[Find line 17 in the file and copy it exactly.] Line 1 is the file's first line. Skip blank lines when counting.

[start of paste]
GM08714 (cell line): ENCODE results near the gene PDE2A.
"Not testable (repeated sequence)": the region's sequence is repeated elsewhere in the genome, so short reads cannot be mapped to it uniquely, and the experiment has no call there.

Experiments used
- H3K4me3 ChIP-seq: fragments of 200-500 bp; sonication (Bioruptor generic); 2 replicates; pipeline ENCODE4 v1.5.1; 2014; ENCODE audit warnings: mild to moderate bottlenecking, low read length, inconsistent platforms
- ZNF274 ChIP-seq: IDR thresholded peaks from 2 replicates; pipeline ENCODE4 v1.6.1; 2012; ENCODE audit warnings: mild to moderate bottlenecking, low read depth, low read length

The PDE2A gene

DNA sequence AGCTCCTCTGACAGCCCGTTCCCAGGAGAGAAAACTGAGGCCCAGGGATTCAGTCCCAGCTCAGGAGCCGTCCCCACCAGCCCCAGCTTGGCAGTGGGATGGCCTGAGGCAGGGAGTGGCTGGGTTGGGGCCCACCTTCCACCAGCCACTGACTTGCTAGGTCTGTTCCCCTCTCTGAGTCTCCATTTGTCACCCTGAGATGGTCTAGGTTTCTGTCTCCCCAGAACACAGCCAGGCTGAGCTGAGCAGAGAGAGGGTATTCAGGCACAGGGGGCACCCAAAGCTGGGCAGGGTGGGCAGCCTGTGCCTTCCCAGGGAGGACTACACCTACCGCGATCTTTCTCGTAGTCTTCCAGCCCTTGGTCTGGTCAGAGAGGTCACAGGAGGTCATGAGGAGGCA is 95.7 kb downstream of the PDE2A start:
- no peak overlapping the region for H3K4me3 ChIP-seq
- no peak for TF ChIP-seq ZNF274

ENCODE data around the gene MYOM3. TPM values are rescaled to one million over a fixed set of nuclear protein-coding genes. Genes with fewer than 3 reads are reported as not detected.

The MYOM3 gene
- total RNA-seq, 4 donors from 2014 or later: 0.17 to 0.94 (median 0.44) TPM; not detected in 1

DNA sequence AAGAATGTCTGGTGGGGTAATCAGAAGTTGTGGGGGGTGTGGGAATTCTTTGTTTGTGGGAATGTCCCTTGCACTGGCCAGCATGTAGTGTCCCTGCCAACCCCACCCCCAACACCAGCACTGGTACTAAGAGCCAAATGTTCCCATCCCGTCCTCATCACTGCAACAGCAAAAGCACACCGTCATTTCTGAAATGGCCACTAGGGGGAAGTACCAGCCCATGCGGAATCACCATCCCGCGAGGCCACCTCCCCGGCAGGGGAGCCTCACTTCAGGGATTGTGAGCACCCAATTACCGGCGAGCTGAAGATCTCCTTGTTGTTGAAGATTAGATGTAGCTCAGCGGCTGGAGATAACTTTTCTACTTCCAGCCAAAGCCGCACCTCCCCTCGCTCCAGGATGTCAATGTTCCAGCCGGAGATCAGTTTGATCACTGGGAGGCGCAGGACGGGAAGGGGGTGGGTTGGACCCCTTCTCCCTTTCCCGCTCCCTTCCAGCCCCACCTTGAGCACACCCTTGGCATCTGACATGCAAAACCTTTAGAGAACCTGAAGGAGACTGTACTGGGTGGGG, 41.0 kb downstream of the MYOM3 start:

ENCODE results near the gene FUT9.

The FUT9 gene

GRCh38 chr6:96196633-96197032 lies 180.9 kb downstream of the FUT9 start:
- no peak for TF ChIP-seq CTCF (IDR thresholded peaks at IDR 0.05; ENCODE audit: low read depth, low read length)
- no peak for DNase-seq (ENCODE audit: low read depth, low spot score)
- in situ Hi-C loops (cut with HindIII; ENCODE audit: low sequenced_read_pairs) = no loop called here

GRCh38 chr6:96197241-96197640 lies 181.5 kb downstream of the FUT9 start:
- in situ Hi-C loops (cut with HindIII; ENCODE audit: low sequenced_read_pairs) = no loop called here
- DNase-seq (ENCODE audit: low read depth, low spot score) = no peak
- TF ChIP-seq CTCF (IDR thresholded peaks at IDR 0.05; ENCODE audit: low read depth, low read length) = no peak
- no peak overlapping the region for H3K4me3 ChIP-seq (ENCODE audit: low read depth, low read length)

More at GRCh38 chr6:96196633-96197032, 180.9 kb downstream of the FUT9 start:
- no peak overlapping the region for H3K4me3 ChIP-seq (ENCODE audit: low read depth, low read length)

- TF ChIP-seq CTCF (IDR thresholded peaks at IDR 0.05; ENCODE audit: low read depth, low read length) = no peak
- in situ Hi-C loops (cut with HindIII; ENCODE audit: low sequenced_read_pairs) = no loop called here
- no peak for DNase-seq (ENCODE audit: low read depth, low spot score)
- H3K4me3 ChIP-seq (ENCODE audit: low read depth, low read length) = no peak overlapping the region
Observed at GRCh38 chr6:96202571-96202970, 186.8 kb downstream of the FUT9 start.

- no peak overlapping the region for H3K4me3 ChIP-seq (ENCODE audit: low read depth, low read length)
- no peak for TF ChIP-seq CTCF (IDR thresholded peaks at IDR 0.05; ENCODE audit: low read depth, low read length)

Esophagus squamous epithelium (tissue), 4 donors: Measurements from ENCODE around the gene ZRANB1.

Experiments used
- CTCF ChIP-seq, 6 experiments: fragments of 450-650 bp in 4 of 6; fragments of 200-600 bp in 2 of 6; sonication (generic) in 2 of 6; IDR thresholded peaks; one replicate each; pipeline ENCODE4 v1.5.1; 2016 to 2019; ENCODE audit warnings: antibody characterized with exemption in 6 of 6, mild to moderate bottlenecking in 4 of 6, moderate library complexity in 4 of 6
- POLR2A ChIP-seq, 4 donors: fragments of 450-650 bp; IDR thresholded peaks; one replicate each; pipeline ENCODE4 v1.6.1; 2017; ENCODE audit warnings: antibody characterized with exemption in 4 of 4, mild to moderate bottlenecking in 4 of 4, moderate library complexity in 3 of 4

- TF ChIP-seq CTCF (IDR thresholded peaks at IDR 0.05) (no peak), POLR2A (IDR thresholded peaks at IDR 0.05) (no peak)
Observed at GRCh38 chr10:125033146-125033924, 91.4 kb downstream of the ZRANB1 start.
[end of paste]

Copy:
- no peak for TF ChIP-seq CTCF (IDR thresholded peaks at IDR 0.05; ENCODE audit: low read depth, low read length)